The Importance of True Understanding

man and woman standing in front of louver door

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In the midst of pain, it can be naturally hard to embody a mindset of gratitude, appreciation, and thankfulness. It can be even harder to grasp a true understanding of someone else’s situation, especially if we have even a hint of bias, or a touch of preconceived notions. Evangelical Christians have a way of thinking that the more perfect our life is (and looks), the more “Christian” we somehow are. This is a myth, and a dangerous one to say the least.

After all, God qualifies those whom he calls, and not the other way around. As a matter of fact, it is often the case that going through something very difficult and painful is part of what qualifies us for either ministry or the pursuit of God’s calling in our lives. Sometimes Christian ministers like to think that Christians who go through things are disqualified. (Granted, there are cases of grievous sins that would warrant such disqualification). However, going through pain and tribulation can help qualify someone for the work that God has for them.

It’s even taboo in many Christian circles for Christians to go through things in their lives; I would rather not have it all together and need to rely on God, rather than to be perfect and portray my life as if I have it all together. It’s called being genuine and transparent. Besides, it’s incredibly easy to say what you would do in a particular situation until it happens to you. Many have their opinions… until something happens to them.

I really actually do feel bad for people who look at my situation and think they know it, because they don’t. People have a tendency to insert themselves into situations where they are not needed, nor invited for that matter. As if someone can hear my situation and say, “Hey, I know what I would do if I were you!” Oh really? That’s interesting, because your life is completely different than mine, your circumstances are nowhere near mine, and you have not the slightest idea of what I’m dealing with. For a Christian to impose themselves on another’s situation is as ignorant as looking in a knife drawer for a light bulb.

When someone (or people) misconstrue your situation based on what they’ve heard from others, keep in mind that what people think about you is actually a reflection of themselves, not you. I feel genuinely bad for people who think they know my situation, or what I’m going through, simply because they’ve heard things. Presumption is the worst form of communication. It becomes easy to write somebody off because of something they’ve heard, rather than going to the person directly. It’s the Matthew 18 principle. Go to the person directly first, in private.

Ask yourself: How many times am I going to someone and starting my sentences off with the following:

“Did you hear what happened with ____?”

“Can you believe that he/she did ___________?”

“Oh my gosh, he totally did ____________. I can’t believe that!”

“Did _______ tell you about _______ and what happened?”

“He/she did that? You should do _______ because of that.”

If we do this, then we are gossipers, and we need to knock it off. It doesn’t help anyone, especially when you’re not in their situation and don’t know even the slightest about it. To be frank, it’s annoying. If you hear one thing about someone that is either misinterpreted, a half-truth, or misconstrued element of that person or situation, it skews the trajectory of how you think about that person going forward. The trajectory of your opinion or mindset about that person increases in the direction of what you have heard, whether right or wrong.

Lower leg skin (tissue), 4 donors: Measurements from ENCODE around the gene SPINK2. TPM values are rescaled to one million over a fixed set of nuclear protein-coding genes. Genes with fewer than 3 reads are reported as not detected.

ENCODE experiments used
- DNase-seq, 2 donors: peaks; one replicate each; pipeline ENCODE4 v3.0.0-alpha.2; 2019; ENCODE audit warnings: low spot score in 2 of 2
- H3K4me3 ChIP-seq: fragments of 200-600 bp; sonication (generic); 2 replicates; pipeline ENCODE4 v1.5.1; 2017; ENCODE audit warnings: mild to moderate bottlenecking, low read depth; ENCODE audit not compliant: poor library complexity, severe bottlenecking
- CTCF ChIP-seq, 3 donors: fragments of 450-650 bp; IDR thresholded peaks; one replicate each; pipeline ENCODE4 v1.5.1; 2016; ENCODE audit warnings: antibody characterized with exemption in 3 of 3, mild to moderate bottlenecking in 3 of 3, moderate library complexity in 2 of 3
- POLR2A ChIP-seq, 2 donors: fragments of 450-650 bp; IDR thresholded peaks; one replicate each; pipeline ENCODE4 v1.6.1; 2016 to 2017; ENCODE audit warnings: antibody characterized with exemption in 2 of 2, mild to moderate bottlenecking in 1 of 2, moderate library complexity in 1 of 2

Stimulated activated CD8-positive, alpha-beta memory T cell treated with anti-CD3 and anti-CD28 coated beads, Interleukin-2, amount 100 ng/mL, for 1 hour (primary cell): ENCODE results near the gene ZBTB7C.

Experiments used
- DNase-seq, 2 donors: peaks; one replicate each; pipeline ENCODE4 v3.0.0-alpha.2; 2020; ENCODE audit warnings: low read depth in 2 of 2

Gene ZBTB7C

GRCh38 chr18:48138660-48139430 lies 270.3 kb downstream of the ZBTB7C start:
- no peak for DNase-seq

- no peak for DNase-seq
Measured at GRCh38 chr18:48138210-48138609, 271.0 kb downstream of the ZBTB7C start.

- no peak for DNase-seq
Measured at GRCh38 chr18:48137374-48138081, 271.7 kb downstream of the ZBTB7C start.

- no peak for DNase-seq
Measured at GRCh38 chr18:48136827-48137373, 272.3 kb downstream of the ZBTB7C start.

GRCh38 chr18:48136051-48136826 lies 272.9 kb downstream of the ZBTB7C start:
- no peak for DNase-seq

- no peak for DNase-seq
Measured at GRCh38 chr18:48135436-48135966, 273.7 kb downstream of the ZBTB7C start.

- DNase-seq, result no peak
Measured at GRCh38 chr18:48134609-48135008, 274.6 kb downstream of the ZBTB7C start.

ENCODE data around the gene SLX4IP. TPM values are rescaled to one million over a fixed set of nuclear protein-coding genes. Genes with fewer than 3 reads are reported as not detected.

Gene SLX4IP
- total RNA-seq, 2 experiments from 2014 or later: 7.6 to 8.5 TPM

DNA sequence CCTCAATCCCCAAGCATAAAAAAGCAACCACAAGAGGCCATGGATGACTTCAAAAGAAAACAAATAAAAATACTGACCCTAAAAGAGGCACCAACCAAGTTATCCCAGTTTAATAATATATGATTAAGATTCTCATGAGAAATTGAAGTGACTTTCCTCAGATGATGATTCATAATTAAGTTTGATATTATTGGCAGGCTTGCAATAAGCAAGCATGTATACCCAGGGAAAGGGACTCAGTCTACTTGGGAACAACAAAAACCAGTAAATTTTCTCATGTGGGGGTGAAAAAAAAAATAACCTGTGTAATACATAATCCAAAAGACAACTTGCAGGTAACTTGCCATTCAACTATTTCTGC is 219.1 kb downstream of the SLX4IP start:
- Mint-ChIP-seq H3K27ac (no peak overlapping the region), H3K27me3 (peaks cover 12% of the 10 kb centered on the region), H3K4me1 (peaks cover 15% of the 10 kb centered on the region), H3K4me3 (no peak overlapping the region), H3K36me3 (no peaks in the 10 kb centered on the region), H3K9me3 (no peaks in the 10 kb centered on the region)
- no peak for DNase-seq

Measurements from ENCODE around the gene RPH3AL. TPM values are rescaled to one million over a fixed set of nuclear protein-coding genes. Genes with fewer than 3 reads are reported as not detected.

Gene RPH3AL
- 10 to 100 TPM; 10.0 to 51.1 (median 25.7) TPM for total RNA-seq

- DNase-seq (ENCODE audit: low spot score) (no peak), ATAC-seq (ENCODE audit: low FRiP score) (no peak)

To counter this, go to that person directly and confront it. Yet, people just don’t seem to want to confront people these days about anything. It’s the passive-aggressive culture (especially in Minnesota). So when you hear something about a situation, take it with a grain of salt, knowing that you don’t know or understand the whole picture.

Be thankful for your own life, and focus on Christ. When we put first God’s kingdom, everything else is added unto it.

Be thankful, knowing that God is the only one that truly understands it all. Be thankful that He knows your situation, and He is there for you.

Here are some encouraging (yet convicting verses) for you as you navigate through your own situations in life, and especially as you are mindful about what other people are dealing with:

Proverbs 26:17: “Like one who grabs a stray dog by the ears is someone who rushes into a quarrel not their own.”

1 Thessalonians 4:10-12: “Indeed, you already show your love for all the believers throughout Macedonia. Even so, dear brothers and sisters, we urge you to love them even more. Make it your goal to live a quiet life, minding your own business and working with your hands, just as we instructed you before. Then people who are not Christians will respect the way you live, and you will not need to depend on others.”

2 Thessalonians 3:11-13: “We hear that some of you are living in idleness. You are not busy working—you are busy interfering in other people’s lives! We order and encourage such people by the Lord Jesus, the Messiah, to do their work quietly and to earn their own living. Brothers, do not get tired of doing what is right.”

1 Peter 4:15-16: “If you suffer, however, it must not be for murder, stealing, making trouble, or prying into other people’s affairs. But it is no shame to suffer for being a Christian. Praise God for the privilege of being called by his name!”

Proverbs 26:20-21: “Where there is no wood, a fire goes out, and where there is no gossip, contention ceases. Like charcoal is to burning coals, and wood to fire, so is a contentious person to kindle strife.”

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